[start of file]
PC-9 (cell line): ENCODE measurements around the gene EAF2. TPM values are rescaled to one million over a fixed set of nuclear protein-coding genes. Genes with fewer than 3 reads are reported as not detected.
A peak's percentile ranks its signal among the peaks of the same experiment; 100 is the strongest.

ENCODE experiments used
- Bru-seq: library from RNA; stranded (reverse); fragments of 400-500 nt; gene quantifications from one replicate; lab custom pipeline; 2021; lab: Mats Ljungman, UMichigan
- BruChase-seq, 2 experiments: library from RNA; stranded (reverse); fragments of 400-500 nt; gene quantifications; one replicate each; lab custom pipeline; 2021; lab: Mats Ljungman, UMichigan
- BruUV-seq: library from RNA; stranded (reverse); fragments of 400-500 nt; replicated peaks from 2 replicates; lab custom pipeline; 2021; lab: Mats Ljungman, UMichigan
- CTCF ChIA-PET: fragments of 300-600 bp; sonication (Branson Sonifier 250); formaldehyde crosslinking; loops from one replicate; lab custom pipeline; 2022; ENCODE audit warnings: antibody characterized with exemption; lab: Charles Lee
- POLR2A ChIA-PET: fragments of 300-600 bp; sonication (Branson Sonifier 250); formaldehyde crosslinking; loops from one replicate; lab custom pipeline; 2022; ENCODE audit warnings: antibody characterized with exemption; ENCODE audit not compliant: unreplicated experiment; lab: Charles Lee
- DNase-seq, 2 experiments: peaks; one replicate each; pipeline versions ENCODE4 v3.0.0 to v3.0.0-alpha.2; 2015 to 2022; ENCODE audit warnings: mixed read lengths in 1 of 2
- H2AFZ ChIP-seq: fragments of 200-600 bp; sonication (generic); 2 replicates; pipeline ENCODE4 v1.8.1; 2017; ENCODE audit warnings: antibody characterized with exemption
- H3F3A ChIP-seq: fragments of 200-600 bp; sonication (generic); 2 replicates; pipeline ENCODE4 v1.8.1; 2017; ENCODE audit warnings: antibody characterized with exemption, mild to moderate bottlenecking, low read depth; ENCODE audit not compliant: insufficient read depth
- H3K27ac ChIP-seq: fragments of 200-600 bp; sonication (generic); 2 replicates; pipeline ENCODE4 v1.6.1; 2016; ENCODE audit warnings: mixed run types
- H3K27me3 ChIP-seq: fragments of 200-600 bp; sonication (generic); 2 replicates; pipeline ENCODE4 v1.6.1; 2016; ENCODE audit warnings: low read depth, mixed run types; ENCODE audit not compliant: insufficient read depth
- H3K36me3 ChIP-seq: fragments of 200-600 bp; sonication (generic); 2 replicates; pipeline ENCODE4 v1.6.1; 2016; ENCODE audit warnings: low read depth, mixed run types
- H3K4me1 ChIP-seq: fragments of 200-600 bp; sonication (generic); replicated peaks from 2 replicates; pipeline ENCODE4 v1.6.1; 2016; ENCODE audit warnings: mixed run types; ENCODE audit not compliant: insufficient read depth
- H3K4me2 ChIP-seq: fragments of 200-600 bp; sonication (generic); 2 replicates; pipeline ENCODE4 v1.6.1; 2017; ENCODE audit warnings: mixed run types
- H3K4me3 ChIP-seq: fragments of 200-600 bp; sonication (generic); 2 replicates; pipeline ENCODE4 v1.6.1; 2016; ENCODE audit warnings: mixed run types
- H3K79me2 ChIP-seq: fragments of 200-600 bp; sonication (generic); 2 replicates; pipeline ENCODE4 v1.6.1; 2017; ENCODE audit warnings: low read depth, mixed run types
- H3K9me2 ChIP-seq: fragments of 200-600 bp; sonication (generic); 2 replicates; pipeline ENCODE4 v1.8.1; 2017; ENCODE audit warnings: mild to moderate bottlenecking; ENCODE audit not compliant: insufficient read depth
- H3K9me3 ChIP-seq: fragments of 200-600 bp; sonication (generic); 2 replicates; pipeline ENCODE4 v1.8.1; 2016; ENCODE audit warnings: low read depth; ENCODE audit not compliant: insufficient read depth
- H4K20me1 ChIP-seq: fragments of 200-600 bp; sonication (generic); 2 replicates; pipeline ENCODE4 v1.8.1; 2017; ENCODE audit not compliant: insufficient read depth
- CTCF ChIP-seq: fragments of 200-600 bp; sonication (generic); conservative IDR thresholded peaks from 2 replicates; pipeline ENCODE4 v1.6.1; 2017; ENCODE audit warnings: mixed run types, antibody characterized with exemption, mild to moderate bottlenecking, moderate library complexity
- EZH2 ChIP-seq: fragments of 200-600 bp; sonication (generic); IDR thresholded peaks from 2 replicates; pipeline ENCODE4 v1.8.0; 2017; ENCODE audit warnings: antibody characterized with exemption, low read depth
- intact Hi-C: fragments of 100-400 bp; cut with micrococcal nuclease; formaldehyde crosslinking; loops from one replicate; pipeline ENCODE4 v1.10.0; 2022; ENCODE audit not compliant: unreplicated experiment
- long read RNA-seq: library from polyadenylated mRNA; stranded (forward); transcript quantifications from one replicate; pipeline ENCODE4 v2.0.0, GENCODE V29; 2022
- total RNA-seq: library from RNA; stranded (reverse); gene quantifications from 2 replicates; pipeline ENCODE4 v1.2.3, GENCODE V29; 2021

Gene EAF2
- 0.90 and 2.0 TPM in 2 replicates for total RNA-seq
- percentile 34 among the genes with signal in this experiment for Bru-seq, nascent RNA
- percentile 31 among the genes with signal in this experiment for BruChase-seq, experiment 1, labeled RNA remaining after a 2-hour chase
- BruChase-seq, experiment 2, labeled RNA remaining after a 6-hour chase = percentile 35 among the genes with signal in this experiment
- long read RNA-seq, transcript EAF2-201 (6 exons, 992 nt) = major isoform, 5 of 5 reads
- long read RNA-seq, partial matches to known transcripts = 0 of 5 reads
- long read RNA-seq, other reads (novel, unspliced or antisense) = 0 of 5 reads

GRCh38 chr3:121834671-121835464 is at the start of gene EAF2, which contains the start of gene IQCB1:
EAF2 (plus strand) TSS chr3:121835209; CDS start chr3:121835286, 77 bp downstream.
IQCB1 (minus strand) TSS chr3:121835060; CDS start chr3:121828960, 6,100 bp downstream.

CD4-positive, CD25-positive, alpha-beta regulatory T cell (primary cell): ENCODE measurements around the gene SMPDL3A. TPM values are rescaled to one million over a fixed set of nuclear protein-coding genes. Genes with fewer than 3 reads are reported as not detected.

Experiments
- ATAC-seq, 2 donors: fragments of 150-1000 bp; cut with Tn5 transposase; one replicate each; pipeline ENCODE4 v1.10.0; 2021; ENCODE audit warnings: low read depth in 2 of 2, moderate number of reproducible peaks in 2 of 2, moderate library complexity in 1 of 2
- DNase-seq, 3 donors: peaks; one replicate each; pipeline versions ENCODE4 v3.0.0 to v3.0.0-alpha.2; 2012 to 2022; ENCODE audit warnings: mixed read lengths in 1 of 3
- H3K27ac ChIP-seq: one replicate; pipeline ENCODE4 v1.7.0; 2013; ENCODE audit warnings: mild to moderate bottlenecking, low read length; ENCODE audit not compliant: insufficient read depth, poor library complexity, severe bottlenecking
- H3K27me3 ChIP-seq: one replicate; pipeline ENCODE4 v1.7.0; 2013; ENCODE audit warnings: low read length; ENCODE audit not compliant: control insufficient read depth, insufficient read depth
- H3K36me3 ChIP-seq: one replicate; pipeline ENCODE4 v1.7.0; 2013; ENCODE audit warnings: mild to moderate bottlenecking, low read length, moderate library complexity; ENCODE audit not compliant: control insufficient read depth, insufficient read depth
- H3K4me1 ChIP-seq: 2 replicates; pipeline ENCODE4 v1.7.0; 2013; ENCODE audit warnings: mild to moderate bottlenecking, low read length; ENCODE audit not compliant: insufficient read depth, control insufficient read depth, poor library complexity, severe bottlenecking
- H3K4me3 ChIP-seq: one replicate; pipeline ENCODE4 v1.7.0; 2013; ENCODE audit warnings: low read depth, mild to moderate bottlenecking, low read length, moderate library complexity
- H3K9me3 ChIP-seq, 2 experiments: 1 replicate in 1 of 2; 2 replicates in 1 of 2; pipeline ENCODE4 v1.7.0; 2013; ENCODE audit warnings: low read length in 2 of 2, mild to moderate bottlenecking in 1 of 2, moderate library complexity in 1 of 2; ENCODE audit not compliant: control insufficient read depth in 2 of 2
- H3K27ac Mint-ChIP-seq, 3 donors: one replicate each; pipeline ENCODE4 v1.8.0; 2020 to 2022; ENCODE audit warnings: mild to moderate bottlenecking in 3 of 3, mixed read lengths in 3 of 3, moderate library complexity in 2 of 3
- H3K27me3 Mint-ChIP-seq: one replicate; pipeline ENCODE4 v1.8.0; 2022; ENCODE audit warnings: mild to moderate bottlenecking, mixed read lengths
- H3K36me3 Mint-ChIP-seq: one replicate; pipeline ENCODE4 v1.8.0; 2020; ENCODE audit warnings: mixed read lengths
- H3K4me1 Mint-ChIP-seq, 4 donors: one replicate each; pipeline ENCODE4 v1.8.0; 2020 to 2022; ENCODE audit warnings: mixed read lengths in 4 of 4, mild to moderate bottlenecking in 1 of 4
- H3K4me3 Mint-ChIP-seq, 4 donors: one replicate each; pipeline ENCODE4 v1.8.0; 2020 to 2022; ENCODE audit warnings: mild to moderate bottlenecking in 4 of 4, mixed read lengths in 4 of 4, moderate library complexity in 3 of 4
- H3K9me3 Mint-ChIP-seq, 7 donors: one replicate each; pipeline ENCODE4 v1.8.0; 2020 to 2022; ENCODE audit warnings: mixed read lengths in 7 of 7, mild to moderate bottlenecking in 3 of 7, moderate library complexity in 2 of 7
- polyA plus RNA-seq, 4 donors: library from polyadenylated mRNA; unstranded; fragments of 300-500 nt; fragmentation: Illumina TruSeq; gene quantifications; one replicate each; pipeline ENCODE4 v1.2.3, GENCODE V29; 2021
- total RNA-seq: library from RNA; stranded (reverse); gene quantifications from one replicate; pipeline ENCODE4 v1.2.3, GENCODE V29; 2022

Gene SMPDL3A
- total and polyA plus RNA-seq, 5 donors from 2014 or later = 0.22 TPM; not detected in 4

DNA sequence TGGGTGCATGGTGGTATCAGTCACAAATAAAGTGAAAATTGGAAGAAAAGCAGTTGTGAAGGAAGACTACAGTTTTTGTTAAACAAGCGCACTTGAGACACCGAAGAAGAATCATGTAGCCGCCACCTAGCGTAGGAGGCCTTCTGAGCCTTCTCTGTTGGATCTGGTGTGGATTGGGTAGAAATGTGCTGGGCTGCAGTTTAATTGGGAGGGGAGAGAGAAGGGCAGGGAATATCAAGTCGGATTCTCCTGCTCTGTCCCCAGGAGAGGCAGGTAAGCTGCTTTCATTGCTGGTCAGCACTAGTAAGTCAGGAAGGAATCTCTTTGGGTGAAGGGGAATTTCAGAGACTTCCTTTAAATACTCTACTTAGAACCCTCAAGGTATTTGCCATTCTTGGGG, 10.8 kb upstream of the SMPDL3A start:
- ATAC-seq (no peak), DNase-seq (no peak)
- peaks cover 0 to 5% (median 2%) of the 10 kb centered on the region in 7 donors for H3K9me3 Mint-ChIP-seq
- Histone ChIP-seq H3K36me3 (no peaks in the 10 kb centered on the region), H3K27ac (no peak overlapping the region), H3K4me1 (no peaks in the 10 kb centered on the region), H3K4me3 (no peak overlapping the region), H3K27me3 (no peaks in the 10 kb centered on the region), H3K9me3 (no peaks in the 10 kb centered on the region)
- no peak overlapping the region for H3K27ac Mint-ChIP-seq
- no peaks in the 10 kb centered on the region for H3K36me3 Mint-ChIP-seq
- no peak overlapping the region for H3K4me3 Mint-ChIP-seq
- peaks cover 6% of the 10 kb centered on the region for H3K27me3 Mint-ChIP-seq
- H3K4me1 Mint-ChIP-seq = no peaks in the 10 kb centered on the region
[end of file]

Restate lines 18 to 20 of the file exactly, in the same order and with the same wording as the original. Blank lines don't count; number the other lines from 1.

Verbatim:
- H3K79me2 ChIP-seq: fragments of 200-600 bp; sonication (generic); 2 replicates; pipeline ENCODE4 v1.6.1; 2017; ENCODE audit warnings: low read depth, mixed run types
- H3K9me2 ChIP-seq: fragments of 200-600 bp; sonication (generic); 2 replicates; pipeline ENCODE4 v1.8.1; 2017; ENCODE audit warnings: mild to moderate bottlenecking; ENCODE audit not compliant: insufficient read depth
- H3K9me3 ChIP-seq: fragments of 200-600 bp; sonication (generic); 2 replicates; pipeline ENCODE4 v1.8.1; 2016; ENCODE audit warnings: low read depth; ENCODE audit not compliant: insufficient read depth